Lawmakers from David Cameron’s Conservative Party voted against the government’s legislative program in a show of defiance over his policy toward the rest of Europe.
A total of 133 members of the 650-seat Parliament, 116 of them Conservative, voted yesterday to express “regret” over last week’s Queen’s Speech -- when the legislative agenda is announced. They were unhappy that it didn’t include a provision for a referendum on continued European Union membership. Their bid was defeated by the combined votes of Cameron’s Liberal Democrat coalition partners and the opposition Labour Party.
It was the first time since 1946 that members of a governing party had lodged an objection to a Queen’s Speech, according to Philip Cowley, professor of politics at Nottingham University. Faced with the scale of the rebellion, Cameron was forced to declare the first so-called free vote on a Queen’s Speech since the 19th century, effectively saying that the governing party had no opinion on its own legislative program.
“The prime minister said yesterday, ‘no more concessions, this is the line in the sand,’” Labour’s Chris Leslie told Parliament at the close of the debate. “But they’ve got to keep feeding the beast.”
Liberal Democrat leader Nick Clegg said leaving the EU now as demanded by some Tory lawmakers would be “calamitous” for Britain. The “pick and choose” approach advocated by Cameron, while “seductive,” will deliver only largely symbolic changes, he said.
At the 2010 general election, Clegg promised a referendum if there was a significant change in Britain’s relationship with the EU. Yesterday, he told lawmakers he believed a referendum was a question of “when, not if,” because the euro-region crisis is changing the structure of EU. In the meantime, Britain should “get stuck in and lead from the front,” he told LBC radio today.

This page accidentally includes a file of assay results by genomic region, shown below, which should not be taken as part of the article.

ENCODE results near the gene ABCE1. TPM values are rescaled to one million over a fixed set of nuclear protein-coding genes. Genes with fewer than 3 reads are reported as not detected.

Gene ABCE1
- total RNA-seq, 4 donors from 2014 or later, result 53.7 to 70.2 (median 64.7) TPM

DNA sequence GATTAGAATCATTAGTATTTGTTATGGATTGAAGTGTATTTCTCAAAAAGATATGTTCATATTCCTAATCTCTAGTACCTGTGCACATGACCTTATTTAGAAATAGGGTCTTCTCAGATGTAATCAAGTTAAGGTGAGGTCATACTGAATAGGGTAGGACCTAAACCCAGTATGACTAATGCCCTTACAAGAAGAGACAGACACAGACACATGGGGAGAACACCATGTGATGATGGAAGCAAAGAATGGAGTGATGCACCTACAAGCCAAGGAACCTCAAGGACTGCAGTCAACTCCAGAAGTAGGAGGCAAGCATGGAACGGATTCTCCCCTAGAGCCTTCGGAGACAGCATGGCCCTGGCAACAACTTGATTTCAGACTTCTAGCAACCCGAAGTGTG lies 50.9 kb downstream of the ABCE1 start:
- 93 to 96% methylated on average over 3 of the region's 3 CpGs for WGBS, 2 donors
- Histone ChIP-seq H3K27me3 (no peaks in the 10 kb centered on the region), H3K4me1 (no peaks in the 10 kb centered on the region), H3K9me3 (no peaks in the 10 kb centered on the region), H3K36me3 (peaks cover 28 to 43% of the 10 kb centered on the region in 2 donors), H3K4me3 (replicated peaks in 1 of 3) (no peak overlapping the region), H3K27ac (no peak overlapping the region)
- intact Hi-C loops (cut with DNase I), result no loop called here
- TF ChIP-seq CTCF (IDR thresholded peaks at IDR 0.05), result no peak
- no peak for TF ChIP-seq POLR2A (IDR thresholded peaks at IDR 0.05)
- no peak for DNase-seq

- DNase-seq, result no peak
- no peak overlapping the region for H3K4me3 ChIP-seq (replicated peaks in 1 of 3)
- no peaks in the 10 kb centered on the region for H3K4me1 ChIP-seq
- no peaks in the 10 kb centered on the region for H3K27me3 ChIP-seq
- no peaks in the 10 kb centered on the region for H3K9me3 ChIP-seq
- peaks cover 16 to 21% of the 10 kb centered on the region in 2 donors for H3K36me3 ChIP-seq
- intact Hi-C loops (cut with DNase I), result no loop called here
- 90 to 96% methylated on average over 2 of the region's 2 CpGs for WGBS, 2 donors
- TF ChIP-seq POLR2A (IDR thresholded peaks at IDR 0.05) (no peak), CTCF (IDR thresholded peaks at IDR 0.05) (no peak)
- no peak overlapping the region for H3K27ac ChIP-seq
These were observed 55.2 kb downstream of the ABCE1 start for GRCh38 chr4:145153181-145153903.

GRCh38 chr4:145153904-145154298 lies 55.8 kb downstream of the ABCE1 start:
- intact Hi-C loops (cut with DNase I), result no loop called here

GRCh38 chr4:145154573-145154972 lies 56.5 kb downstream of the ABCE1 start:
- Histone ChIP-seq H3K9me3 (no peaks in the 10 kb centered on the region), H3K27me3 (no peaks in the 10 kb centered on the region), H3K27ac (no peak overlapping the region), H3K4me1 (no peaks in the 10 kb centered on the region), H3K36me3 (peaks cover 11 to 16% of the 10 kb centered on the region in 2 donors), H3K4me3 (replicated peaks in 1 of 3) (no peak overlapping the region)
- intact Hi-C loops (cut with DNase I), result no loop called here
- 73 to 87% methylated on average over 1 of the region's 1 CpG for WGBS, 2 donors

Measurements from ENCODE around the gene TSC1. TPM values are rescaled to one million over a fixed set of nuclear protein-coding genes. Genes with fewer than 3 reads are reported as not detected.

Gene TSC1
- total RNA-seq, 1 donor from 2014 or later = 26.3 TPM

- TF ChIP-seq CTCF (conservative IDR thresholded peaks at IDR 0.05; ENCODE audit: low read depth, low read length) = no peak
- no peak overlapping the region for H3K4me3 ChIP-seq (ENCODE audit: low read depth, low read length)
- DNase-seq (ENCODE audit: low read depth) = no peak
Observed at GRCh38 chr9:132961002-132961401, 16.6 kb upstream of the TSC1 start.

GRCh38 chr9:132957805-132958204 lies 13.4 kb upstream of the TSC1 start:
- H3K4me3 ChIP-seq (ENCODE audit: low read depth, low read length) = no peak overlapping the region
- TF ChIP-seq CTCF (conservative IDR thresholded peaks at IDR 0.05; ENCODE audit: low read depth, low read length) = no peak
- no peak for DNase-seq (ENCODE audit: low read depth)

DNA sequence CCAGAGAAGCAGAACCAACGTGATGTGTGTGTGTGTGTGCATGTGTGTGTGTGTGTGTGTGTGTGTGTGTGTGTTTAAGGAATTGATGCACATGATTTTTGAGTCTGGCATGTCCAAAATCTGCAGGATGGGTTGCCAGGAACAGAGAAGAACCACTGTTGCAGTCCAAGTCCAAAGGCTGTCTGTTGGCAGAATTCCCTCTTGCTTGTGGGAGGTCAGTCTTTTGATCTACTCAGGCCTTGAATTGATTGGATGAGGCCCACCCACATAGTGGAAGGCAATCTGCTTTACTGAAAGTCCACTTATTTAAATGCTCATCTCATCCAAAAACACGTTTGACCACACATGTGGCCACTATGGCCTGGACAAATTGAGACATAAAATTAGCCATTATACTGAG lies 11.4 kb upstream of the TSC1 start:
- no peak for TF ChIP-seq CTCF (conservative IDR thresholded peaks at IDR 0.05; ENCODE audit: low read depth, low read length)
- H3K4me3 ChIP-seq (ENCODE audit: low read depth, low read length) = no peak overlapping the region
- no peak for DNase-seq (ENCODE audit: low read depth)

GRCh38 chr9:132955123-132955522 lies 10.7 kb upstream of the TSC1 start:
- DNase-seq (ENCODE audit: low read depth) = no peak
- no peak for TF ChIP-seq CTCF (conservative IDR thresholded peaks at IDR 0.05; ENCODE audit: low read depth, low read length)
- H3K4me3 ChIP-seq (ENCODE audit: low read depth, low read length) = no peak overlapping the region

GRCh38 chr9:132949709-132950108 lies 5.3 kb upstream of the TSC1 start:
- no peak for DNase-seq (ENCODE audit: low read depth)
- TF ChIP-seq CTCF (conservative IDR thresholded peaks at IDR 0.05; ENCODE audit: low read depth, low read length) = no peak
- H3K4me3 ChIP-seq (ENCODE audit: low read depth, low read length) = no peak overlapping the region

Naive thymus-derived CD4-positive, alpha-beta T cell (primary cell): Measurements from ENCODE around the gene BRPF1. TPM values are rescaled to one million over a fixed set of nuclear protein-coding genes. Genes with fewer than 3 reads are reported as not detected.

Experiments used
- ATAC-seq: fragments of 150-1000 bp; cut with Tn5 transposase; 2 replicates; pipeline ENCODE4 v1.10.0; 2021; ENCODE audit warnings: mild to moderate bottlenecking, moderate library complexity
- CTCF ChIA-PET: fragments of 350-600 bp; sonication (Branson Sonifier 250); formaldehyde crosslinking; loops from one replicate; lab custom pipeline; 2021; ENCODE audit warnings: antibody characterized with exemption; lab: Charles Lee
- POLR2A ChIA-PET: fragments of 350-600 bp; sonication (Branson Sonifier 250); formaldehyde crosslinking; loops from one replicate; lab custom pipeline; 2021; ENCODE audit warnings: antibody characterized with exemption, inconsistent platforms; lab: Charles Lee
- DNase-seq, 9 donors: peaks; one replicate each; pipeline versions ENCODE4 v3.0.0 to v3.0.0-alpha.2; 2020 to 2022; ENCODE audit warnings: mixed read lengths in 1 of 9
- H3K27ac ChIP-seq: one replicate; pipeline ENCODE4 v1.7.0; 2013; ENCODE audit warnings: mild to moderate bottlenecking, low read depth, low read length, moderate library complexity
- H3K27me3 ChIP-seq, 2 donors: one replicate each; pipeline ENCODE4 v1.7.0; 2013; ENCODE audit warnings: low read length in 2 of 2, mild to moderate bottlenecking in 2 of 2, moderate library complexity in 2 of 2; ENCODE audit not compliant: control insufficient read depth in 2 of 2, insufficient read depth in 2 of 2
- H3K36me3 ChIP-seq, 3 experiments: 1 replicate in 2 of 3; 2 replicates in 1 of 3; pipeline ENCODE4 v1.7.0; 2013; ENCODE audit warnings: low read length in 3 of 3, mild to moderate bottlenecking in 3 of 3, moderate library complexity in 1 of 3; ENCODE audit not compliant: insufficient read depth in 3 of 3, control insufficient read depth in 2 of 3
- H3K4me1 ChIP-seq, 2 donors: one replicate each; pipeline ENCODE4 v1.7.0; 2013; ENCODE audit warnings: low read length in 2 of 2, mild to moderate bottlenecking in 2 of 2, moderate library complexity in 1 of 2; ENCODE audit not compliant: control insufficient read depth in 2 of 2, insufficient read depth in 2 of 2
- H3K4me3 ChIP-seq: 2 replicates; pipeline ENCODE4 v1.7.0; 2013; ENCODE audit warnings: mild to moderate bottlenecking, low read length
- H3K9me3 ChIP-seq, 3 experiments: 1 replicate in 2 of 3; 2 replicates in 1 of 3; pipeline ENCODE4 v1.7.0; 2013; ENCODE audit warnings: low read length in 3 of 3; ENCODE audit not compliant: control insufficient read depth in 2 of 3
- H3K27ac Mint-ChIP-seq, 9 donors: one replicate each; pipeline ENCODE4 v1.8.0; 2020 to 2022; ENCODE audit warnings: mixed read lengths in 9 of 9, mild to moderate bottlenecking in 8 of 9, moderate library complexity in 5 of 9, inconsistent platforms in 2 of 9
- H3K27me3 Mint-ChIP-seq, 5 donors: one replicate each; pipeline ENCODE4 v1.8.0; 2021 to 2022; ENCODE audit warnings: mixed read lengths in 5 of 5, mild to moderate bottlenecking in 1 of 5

“You can make your response sticking your head in the sand and pretending nothing has changed and just carrying on and accepting everything that comes out of Brussels,” Cameron told reporters. “This is not a sensible approach, although it does seem to be the approach some in British politics seem to take.”
Cameron’s January pledge of a referendum on whether to stay in the EU failed to satisfy Tory lawmakers who want the vote to be held before the 2015 general election rather than in 2017.
Cameron cannot introduce government legislation on an EU referendum because the Liberal Democrats oppose it. Instead, the Conservatives this week published a draft bill guaranteeing a vote by end-2017. The so-called private member’s bill will be steered through Parliament by Tory lawmaker James Wharton, with the entire party under orders to back it.
The latest attempt to make Cameron give more ground on the EU came hours before the vote. Nadine Dorries, a lawmaker who was admitted back into the party last week, told the Spectator magazine that she wanted to run in the 2015 general election on the joint ticket for the Conservatives and the anti-EU U.K. Independence Party, and that colleagues wanted to do the same.
The prime minister rejected the idea. “The Conservative Party doesn’t do pacts or deals,” he told reporters.
In a speech to business people in Birmingham later today, Liberal Democrat Business Secretary Vince Cable will say the Conservatives are putting the economy at risk by raising the prospect of an exit from the EU, and of being driven simply by UKIP’s results in local council elections this month.
“It is simply self-indulgent and reckless for parties or individuals to risk so much in order to address one concern raised in a council election by just seven percent of the electorate,” Cable will say, according to his office.
Tory lawmaker John Penrose rejected Cable’s assertion. “I think it says that we’re being democratic,” Penrose told BBC radio. “I think it’s no more or less destabilizing than, for example, Nick Clegg saying ‘we’re going to have a vote on this when the time is right, when there are powers due to be passed.’”
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